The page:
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Breaking the GOP House Supermajority, what will it take?

By Bill Britt
Alabama Political Reporter

MONTGOMERY—Alabama Speaker of the House Mike Hubbard said that he has raised $10 million through his various Political Action Committees for “incumbent protection.”

In 2010, with the help of then Gov. Bob Riley, Hubbard was a fundraising juggernaut. There is no reason to believe that Hubbard will not out raise his previous efforts.

Zac McCrary, Vice President at Anzalone Liszt Research (ALR), a Montgomery-based public opinion research firm whose best known client is Barack Obama, points out that “in most cases $250,000 would be a very high budget for a House race (in Alabama).”

The Alabama House of Representatives is comprised of 105 members. Currently, the GOP holds a supermajority, with 66 seats. The democrats have 38 members in their caucus, there is one independent who caucuses with the republicans.

“The goal would be to break the super majority, meaning they’d [the democrats]need to gain 5 seats in the House,” said McCrary. If the democrats pick-up at least 5 new districts they could break the 3/5th majority cloture vote that is used by the supermajority to cut off House debate. Thus insuring that republicans would have to negotiate more than dictate the terms of a given bill.

McCrary, believes that as many as 8-10 districts are “potentially vulnerable to a strong democrat.”
He also says that more House districts could be in play if a opposition candidate is well-funded in the primaries.

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McCrary, says that an anti-Hubbard faction would need to try to find “8 to 10 targets in the GOP primaries, then maybe another 6 to 8 in the general election, and hope they can pick off enough to take away the super majority.”

But he concedes that, “$10 million, would be a huge amount of money” to overcome, especially given the incumbents’ natural advantage and the fact that the candidate would be raising money also.

Hubbard doesn’t seemed concerned about democrats taking away the seats that make-up his supermajority, rather he is talking about “infiltrators” running as republicans in the GOP primaries.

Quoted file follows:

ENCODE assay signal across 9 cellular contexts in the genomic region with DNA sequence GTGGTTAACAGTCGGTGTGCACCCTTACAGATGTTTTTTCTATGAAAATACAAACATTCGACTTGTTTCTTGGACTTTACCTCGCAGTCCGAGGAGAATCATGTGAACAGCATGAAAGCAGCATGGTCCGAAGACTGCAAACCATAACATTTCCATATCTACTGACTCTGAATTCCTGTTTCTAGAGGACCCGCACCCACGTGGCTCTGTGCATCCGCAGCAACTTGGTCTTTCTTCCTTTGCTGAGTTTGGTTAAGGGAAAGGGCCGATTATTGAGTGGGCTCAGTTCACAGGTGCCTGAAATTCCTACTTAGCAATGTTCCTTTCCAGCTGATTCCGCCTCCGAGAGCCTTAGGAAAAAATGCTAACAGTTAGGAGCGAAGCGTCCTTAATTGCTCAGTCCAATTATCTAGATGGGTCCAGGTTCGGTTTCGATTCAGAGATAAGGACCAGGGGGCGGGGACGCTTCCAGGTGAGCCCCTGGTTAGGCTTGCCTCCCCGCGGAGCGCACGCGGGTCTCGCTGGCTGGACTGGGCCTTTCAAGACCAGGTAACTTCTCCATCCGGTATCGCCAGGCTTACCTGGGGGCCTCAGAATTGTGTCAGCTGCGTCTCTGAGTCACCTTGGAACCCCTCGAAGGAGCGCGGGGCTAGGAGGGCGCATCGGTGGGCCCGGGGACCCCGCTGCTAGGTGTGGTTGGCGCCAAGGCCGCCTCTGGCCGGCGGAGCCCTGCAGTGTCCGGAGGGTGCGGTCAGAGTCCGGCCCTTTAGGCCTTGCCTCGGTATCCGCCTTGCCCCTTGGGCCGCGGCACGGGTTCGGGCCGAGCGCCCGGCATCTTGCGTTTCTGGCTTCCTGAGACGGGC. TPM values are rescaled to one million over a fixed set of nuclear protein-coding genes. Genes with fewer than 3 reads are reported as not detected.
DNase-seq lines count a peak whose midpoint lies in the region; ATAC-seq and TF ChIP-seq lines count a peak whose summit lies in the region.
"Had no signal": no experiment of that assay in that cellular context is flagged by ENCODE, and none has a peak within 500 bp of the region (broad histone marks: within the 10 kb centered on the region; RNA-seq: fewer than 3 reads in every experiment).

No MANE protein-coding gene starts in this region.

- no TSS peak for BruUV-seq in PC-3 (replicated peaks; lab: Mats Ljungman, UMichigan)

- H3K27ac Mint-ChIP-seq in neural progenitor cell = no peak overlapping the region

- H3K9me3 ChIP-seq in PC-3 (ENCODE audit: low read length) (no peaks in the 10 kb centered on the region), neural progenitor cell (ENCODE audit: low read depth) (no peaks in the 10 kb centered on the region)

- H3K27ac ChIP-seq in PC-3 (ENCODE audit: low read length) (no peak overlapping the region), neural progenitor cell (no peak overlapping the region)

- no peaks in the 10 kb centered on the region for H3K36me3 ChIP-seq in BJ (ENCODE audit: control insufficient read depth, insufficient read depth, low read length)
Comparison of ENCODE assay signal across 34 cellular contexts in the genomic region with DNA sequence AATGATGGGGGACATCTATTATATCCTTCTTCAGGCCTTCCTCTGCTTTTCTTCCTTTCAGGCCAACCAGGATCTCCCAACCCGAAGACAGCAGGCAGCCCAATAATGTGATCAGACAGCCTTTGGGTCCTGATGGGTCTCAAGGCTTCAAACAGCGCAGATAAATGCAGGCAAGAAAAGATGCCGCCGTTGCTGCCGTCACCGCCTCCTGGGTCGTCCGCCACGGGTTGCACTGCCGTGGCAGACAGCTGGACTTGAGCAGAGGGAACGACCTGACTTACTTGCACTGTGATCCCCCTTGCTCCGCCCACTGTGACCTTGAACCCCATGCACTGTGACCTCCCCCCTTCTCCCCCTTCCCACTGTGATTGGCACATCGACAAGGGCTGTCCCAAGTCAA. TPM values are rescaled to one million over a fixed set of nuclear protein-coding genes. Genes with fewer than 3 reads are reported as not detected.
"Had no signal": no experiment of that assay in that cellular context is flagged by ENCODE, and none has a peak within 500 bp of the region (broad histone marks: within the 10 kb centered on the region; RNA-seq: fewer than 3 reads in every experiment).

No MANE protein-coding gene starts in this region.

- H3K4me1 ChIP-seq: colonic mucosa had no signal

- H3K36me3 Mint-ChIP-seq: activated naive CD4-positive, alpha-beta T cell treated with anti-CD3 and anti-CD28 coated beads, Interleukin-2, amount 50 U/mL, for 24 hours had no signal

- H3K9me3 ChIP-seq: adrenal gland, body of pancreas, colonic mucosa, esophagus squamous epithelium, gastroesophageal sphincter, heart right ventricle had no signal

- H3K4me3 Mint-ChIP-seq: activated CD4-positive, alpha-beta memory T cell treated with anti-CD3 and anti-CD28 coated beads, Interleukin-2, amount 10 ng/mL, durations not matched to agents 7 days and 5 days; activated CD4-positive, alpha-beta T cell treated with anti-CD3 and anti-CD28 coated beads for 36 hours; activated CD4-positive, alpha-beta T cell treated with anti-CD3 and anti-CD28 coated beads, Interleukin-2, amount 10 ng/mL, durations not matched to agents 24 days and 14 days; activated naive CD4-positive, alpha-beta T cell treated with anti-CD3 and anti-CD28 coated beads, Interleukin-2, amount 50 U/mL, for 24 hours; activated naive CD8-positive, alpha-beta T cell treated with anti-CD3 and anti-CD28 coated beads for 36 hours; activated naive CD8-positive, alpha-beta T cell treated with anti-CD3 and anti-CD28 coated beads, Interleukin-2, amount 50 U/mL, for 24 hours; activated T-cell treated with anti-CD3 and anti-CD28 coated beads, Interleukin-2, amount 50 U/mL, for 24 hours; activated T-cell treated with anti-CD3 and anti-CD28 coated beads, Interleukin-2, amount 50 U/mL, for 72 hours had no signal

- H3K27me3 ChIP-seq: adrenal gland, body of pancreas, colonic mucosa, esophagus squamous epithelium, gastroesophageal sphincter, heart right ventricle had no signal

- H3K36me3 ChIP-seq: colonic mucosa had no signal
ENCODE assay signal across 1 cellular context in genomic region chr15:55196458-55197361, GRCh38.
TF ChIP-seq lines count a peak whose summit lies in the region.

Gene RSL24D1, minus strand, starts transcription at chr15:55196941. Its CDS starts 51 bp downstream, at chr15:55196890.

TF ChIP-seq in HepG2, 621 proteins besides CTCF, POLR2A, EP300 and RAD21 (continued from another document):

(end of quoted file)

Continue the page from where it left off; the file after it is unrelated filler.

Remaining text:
He has expressed concerns that the Alabama Education Association is going to back republicans in the GOP primaries who will be friendly to the group’s education agenda.

Hubbard has sought to paint any candidate that takes campaign funds from the teacher’s association as a fake republican. But over the years many republican candidates received campaign contributions from the AEA, including Hubbard.

In April, Republicans in parts of Cullman, Blount, and Morgan Counties went to the polls selecting Randall Shedd as the Republican nominee for Alabama state representative over Hubbard-backed candidate Danny Alldredge in the Republican runoff for Alabama House District 11. Shedd who receive support from the AEA went on the win the seat in the May special election.

The teacher’s association also backed retired Blount County Probate Judge David Standridge in his republican victory in the special election for House District 34.

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Each of these men defeated Hubbard’s chosen candidate in the GOP primaries.

However, experts agree that special elections are much easier to win than a general. McCrary says that Hubbard has a huge advantage if he does have $10 million in the bank.

“If he has 10 (million dollars) now he should have 15-plus (million) by election season,” said McCary. “[It is] Hard to know if he is exaggerating or not, but that kind of money would be a different level of magnitude than state legislative races have seen previously.”

Filings for all PAC will be due at the end of June.

Staff
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The Alabama Political Reporter is a daily political news site devoted to Alabama politics. We provide accurate, reliable coverage of policy, elections and government.

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